But Adrien is going to be different, boxing-wise, and as far as his skill-set. He’s got speed and he’s a different fighter. As far as his toughness, that’s something that he’s yet to prove.
RingTV.com: Do you consider your having been at a higher weight and being an inch taller at 5-foot-8 to his 5-7 any sort of an advantage?
VE: I think I’ll be coming at about 143, so I’ll maybe gain around 10 pounds or so. Maybe not that much weight. But my advantages are that I believe that I have more experience and I’ll be smarter in there than some of the guys that he’s faced.
I’ll be more willing to take a chance, and I don’t think Broner is going to be willing to do that. I don’t think that he will take the risks. I need to make him uncomfortable, and with me being smarter in there, I think that I can use my experience from the past.
I do think that my height and the length of my arms is another advantage that I have. He has speed, but I have speed as well, and I think that my timing can take care of his speed as well.
Just being smart and having the right timing and being in great condition will make him have to think a lot more in the ring than he has in the past.
Before, he would be in control throughout most of the fight against his other opponents. They allowed him to completely take control, but in this fight, he is not going to be in control. It might go back and forth, where I’m in control and then he’s going to be in control for a little bit.
It’s going to be a chess game. He’s going to have to think more in there because I’ve been through it all and I’ve experienced it all and I’ve had to adapt to different things.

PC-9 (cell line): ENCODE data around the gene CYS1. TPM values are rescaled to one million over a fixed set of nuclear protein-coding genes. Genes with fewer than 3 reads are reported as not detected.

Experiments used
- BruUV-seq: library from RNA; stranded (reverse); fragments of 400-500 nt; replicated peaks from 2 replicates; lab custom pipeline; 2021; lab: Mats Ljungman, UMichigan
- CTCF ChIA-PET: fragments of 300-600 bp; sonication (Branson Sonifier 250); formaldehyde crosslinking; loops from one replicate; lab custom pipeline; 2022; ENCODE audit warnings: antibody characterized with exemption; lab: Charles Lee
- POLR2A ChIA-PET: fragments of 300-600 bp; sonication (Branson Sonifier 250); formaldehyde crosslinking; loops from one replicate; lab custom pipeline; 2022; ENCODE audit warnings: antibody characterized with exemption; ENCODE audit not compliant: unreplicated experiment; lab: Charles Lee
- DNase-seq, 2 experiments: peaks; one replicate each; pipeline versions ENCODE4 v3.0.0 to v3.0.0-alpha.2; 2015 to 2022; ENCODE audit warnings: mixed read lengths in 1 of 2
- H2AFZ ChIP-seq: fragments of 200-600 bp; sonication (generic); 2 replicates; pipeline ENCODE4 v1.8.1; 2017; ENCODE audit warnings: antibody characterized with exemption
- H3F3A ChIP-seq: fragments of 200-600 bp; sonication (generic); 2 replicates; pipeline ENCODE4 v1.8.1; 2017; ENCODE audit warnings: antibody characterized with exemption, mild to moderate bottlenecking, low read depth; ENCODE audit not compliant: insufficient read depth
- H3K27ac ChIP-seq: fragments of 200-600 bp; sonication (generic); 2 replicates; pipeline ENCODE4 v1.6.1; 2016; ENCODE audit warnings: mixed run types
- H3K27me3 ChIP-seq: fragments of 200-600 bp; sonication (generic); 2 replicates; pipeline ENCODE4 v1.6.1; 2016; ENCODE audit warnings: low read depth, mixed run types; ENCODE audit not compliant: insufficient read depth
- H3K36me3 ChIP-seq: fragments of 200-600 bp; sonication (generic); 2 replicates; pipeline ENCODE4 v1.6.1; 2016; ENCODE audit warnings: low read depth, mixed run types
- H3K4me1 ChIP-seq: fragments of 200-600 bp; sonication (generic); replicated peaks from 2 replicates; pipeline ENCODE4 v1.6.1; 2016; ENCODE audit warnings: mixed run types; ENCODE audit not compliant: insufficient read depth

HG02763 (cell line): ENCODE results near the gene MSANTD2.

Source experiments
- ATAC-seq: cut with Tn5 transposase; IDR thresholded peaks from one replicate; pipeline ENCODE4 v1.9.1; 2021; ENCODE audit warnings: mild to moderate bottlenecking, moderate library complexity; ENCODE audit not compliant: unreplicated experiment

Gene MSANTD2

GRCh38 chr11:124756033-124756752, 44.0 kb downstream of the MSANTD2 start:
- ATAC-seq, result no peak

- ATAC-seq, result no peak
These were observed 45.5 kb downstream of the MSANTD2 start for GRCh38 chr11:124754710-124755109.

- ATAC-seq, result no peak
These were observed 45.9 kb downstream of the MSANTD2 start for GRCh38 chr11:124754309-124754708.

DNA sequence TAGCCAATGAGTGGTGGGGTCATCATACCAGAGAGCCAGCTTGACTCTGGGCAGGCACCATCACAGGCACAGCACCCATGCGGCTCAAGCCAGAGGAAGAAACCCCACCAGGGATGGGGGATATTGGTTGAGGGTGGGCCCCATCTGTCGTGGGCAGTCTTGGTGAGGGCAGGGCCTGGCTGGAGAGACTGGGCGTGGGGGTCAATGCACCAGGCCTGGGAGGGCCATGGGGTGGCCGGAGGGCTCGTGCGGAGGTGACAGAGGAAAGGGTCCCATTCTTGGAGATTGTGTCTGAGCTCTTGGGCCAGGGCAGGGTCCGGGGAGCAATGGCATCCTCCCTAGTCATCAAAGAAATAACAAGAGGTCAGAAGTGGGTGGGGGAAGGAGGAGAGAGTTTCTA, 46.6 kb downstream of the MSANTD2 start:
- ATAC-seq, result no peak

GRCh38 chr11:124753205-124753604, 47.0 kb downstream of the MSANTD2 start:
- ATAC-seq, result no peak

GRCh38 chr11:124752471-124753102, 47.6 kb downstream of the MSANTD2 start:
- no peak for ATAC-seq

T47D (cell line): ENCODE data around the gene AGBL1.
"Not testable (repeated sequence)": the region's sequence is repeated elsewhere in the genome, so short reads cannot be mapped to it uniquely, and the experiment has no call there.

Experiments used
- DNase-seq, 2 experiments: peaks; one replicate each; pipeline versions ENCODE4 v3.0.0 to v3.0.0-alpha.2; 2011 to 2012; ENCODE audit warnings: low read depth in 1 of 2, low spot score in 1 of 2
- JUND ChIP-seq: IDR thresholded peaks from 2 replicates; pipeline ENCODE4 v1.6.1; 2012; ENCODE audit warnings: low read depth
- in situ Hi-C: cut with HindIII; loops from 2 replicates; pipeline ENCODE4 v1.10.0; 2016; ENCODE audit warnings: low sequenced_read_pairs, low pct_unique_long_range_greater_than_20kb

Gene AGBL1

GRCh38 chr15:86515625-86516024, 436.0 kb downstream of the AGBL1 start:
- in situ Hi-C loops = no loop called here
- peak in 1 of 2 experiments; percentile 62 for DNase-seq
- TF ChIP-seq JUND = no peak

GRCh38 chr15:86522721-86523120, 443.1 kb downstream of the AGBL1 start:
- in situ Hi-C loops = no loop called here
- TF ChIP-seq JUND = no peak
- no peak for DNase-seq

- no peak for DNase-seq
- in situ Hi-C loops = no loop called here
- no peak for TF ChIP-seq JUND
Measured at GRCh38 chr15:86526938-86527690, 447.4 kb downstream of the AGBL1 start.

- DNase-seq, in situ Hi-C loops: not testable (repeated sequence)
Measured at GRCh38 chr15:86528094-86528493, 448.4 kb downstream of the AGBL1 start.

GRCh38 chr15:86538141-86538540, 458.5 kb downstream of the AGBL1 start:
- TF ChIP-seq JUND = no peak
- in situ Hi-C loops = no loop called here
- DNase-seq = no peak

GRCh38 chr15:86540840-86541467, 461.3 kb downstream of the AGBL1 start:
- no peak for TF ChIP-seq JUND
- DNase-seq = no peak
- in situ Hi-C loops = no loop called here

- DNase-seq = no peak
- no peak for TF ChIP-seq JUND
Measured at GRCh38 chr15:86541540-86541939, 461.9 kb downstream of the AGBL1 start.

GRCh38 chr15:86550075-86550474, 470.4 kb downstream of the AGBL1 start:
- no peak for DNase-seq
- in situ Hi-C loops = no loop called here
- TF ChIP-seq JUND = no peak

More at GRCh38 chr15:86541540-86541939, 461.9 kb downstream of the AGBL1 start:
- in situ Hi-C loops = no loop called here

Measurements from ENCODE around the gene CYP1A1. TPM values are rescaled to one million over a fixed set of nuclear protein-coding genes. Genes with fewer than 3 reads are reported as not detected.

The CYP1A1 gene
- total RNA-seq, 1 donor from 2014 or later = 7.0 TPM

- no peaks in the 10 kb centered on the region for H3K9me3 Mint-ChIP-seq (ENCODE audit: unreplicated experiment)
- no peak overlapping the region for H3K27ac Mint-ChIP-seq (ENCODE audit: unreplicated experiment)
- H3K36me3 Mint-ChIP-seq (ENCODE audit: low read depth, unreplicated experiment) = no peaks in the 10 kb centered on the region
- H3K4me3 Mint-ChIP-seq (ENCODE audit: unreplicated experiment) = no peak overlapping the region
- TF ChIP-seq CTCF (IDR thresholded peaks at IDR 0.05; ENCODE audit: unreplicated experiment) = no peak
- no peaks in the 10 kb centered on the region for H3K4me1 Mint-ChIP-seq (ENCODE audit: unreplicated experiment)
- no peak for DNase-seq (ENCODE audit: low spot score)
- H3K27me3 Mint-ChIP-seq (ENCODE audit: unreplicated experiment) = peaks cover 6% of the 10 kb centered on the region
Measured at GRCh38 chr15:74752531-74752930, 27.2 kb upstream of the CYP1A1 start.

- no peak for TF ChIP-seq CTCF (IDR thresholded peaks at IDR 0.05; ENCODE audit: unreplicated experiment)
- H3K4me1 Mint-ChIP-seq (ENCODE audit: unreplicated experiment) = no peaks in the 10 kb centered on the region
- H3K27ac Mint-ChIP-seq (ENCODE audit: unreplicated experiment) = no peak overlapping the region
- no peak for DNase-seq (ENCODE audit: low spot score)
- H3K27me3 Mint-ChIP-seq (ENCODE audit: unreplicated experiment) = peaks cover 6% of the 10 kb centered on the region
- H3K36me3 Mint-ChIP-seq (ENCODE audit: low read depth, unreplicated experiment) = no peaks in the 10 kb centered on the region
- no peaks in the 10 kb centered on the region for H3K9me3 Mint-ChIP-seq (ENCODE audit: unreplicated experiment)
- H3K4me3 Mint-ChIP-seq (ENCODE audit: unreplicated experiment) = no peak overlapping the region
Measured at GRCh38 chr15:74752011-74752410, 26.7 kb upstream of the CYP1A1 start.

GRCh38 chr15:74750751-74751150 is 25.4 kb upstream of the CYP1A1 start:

Those other fighters that he’s faced, they weren’t able to do that. He was able to break them and to just take control, and I’m not going to let that happen.
Broner’s not going to be able to break me. I’m going to take control and I’m going to dictate the pace. So it might go back and forth. I’m going to go in there and take chances.
RingTV.com: Will he experience more pressure as a result of the home crowd, or is the pressure on you, and do you think you can win a decision in his home town?
VE: First of all, I know that I can win a decision there. And as far as pressure, the pressure is on him. There is no pressure on me. He’s got to entertain his fans, and that’s the mind-set that we have.
He’s there to entertain the fans, and I’m there to go in there and take his belts. I’m here to win. That’s the only thing on my mind. The fans are going to be on Adrien’s side, but that’s fine.
They’re not in the ring. I’m not fighting his entire home town. I’m going to be just be more amped up and more excited. So I’m going to use all of that against him.
RingTV.com: With your past experience as a breakdancer and his aspiring rap career, who is going to have the better ring entrance?
VE: [Laughs.] I don’t think nothing is going to be as spectacular as Adrien Broner’s ring entrance. He loves it. I have to give it to the guy.
He’s a character and he really puts on a show. But that’s fine. I’ll have my moments for that, and I used to be a breakdancer as a kid. I’ll do it here and there.
My friends sometimes ask me to bust a couple of moves. But there is a time and a place for that. I’m here to take care of business, and that means winning the title belts.
Maybe after I win the belts and the fight, then I’ll do some breakdancing in the ring afterwards. Who knows? You guys will see. Whatever I do, though, it won’t be quite what Adrien does, but you’ll see.
Photos by Pat Lovell, Hogan Photos/Golden Boy Promotions
Lem Satterfield can be reached at firstname.lastname@example.org